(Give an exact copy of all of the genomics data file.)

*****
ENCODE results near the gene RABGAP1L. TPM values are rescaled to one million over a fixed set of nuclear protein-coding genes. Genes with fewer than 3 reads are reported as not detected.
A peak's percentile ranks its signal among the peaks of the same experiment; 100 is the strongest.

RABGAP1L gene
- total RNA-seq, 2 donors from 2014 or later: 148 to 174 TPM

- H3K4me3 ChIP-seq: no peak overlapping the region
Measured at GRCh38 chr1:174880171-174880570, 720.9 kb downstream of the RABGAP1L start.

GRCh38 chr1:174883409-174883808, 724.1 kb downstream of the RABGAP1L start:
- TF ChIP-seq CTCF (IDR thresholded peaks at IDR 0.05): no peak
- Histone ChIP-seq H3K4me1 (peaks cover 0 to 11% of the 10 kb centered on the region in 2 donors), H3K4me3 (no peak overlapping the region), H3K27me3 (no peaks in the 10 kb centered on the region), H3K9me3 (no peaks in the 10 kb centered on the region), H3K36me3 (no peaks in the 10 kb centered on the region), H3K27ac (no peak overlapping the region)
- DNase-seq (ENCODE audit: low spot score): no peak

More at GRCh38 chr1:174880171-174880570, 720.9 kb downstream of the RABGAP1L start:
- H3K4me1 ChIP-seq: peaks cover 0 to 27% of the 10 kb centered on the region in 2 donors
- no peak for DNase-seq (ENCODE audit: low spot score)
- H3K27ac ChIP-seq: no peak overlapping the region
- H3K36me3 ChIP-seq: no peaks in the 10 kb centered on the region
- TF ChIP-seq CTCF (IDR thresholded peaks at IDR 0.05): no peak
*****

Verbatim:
ENCODE results near the gene RABGAP1L. TPM values are rescaled to one million over a fixed set of nuclear protein-coding genes. Genes with fewer than 3 reads are reported as not detected.
A peak's percentile ranks its signal among the peaks of the same experiment; 100 is the strongest.

RABGAP1L gene
- total RNA-seq, 2 donors from 2014 or later: 148 to 174 TPM

- H3K4me3 ChIP-seq: no peak overlapping the region
Measured at GRCh38 chr1:174880171-174880570, 720.9 kb downstream of the RABGAP1L start.

GRCh38 chr1:174883409-174883808, 724.1 kb downstream of the RABGAP1L start:
- TF ChIP-seq CTCF (IDR thresholded peaks at IDR 0.05): no peak
- Histone ChIP-seq H3K4me1 (peaks cover 0 to 11% of the 10 kb centered on the region in 2 donors), H3K4me3 (no peak overlapping the region), H3K27me3 (no peaks in the 10 kb centered on the region), H3K9me3 (no peaks in the 10 kb centered on the region), H3K36me3 (no peaks in the 10 kb centered on the region), H3K27ac (no peak overlapping the region)
- DNase-seq (ENCODE audit: low spot score): no peak

More at GRCh38 chr1:174880171-174880570, 720.9 kb downstream of the RABGAP1L start:
- H3K4me1 ChIP-seq: peaks cover 0 to 27% of the 10 kb centered on the region in 2 donors
- no peak for DNase-seq (ENCODE audit: low spot score)
- H3K27ac ChIP-seq: no peak overlapping the region
- H3K36me3 ChIP-seq: no peaks in the 10 kb centered on the region
- TF ChIP-seq CTCF (IDR thresholded peaks at IDR 0.05): no peak